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The science behind sensitivity


Scary movies, large crowds, and obnoxious party lights are things that can bother all of us from time to time. But if you find yourself avoiding these types of things at all costs, you may have a trait that makes you do so.

This week on “Take Care,” Dr. Ted Zeffexplains this trait and how those that have it are considered to be highly sensitive people, or HSP. Zeff is a leading authority on the trait of high sensitivity and holds a Ph.D. in psychology from the California Institute of Integral Studies. He is also the author of several books including “The Highly Sensitive Person’s Survival Guide.”

“Having the trait of high sensitivity is a totally normal trait,” Zeff said. “Twenty percent of the population, or approximately 50 million Americans, have trouble screening stimuli and can easily be overwhelmed by noise, crowds, and time pressure.”

Other sensitivities can be to:

  • Pain
  • Caffeine
  • Violent movies
  • Bright lights
  • Strong smells
  • Changes in day-to-day life

But whether these sensitivities are seen as good or bad really depends on culture, says Zeff.
In a study, kids that are HSP in China were viewed as the most popular in their class. While kids in North America that are HSP were viewed as the least popular. This is especially true for men, as Zeff says 90 percent of North American men who are HSP were teased about it.  

This could simply be that other cultures are able to see more of the positive aspects of HSP.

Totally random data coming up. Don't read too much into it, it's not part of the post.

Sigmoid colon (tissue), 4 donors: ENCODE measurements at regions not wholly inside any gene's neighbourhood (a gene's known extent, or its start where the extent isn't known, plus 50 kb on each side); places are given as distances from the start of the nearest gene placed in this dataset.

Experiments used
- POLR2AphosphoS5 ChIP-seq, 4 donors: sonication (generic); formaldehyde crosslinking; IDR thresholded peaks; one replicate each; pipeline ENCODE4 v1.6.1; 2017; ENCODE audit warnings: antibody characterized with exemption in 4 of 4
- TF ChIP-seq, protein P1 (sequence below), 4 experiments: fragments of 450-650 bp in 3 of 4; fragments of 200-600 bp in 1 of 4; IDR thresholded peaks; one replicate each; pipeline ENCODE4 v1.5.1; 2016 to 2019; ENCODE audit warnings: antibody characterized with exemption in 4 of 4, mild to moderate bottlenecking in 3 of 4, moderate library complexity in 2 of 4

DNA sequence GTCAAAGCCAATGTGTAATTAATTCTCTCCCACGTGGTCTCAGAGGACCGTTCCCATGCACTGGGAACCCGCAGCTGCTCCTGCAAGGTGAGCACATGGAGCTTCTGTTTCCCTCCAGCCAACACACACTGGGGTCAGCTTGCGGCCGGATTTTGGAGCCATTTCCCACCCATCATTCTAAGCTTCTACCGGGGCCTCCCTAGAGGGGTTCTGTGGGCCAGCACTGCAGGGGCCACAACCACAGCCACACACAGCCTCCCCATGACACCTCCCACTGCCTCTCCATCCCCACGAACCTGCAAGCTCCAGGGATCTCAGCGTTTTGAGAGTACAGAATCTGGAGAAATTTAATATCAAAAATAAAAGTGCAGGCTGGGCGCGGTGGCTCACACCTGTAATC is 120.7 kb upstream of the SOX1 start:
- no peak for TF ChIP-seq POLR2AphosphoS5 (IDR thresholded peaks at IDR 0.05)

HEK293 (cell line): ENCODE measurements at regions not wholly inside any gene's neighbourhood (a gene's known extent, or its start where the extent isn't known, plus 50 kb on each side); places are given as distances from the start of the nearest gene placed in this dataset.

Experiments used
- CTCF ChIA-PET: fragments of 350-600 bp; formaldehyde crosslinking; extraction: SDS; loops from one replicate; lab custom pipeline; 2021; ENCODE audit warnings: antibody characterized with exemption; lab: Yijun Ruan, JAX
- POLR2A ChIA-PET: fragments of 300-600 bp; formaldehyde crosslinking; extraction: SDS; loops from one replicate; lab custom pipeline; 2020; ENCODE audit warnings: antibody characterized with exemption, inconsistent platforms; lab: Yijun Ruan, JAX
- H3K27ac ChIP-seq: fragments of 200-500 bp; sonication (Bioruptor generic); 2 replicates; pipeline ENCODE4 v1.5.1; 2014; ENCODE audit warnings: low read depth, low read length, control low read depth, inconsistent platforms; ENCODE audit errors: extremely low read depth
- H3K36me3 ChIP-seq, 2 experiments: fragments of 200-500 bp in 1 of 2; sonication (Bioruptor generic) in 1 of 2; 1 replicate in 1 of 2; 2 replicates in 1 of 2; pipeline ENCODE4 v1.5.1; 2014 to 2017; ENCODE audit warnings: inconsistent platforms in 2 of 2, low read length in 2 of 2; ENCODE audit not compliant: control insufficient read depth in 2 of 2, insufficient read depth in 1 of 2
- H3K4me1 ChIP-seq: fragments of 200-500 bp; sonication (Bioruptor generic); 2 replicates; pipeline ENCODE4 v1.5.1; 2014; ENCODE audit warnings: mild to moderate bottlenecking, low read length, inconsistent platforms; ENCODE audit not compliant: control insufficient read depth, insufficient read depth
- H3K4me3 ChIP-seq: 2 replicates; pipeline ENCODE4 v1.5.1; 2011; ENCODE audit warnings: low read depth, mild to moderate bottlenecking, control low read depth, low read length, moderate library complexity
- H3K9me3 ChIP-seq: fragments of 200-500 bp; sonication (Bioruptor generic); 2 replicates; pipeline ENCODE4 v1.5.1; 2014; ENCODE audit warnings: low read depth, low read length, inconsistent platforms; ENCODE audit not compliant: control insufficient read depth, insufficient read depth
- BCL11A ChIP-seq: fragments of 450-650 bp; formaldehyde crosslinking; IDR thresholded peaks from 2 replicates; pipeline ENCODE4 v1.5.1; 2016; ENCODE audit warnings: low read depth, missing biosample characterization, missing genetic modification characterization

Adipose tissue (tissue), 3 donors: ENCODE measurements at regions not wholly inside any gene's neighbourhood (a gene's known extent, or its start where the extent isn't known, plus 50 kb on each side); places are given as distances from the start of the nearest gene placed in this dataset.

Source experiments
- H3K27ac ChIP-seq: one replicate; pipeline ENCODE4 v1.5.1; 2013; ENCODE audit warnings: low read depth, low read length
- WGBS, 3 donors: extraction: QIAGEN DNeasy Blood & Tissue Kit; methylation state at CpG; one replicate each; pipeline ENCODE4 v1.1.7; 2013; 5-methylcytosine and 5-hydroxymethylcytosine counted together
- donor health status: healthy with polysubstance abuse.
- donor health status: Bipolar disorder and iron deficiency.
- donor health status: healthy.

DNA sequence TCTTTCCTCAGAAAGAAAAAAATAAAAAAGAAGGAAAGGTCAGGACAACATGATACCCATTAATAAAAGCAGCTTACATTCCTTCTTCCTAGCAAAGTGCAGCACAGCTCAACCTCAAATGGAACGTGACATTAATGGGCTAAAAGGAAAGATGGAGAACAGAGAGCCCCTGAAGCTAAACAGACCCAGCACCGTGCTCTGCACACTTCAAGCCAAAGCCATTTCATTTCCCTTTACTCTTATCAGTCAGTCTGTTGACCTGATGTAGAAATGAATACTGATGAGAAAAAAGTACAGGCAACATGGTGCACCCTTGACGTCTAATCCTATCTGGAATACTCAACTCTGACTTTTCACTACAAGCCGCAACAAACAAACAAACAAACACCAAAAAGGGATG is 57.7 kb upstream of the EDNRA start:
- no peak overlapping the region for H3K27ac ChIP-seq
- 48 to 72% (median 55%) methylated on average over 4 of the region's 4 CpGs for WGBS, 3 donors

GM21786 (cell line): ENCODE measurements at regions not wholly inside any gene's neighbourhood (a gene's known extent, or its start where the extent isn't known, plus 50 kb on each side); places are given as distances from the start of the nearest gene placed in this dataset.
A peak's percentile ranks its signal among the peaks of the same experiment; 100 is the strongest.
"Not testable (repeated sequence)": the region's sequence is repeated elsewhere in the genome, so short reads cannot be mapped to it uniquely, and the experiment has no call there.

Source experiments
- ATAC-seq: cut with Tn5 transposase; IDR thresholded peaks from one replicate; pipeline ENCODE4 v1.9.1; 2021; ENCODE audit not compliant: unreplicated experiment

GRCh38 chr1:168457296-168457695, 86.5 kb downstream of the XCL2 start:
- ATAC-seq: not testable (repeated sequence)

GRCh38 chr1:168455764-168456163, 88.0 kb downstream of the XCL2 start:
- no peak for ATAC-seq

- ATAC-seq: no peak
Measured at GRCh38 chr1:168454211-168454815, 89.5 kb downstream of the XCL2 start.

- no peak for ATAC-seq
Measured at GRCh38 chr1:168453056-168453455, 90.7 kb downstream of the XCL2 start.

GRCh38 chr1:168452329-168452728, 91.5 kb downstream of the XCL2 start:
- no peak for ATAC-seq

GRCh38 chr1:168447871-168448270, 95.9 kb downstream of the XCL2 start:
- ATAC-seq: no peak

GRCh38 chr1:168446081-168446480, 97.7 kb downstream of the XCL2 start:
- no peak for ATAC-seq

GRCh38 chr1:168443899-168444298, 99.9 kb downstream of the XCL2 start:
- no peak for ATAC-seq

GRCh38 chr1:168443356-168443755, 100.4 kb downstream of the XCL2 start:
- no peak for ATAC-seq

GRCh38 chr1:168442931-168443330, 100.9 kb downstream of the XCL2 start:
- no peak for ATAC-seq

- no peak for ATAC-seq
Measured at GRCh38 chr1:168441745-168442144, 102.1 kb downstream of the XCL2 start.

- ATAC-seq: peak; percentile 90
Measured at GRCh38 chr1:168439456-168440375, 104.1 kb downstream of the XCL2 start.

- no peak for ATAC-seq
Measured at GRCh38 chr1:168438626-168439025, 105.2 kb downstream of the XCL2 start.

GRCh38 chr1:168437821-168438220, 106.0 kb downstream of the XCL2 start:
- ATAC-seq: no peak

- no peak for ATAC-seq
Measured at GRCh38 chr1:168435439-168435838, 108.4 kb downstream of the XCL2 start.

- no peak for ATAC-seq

Positive aspects include:

  • Loyalty
  • Conscientiousness
  • High intuition
  • Appreciation for art and music
  • Compassion
  • Heightened sensory for danger

Although people that are highly sensitive tend to have these characteristics more often, it is not black and white to those that aren’t HSP. Zeff uses his own dad as an example, saying he was not HSP but still had many of the good qualities a person with the trait would have.

But Zeff says there may be a scientific reason why some are HSP – mirror neurons. This means that when a highly sensitive person sees someone suffering, they feel their pain, or can mirror it, and try to help in some way.

“There are MRI studies done that showed different parts of the brain light up for sensitive people than non-sensitive people,” Zeff said. “There’s this innate emotional connection with other people.”

However, having this connection can sometimes be tiring and hard to turn off. To try and ease this feeling, Zeff recommends some sort of daily calming technique, and to not be afraid to tell people when a situation is too overwhelming.

“It’s essential for highly sensitive people to speak their truth and state what they want and what they don’t want,” Zeff said.

But although there are now studies that support the label of HSP, Zeff says this does not mean there should be a separation between those that are HSP and those that are not.

“Instead of saying, separation—sensitive, non-sensitive—how can each group of people work with each other to connect and bring out the best traits in both?” Zeff said.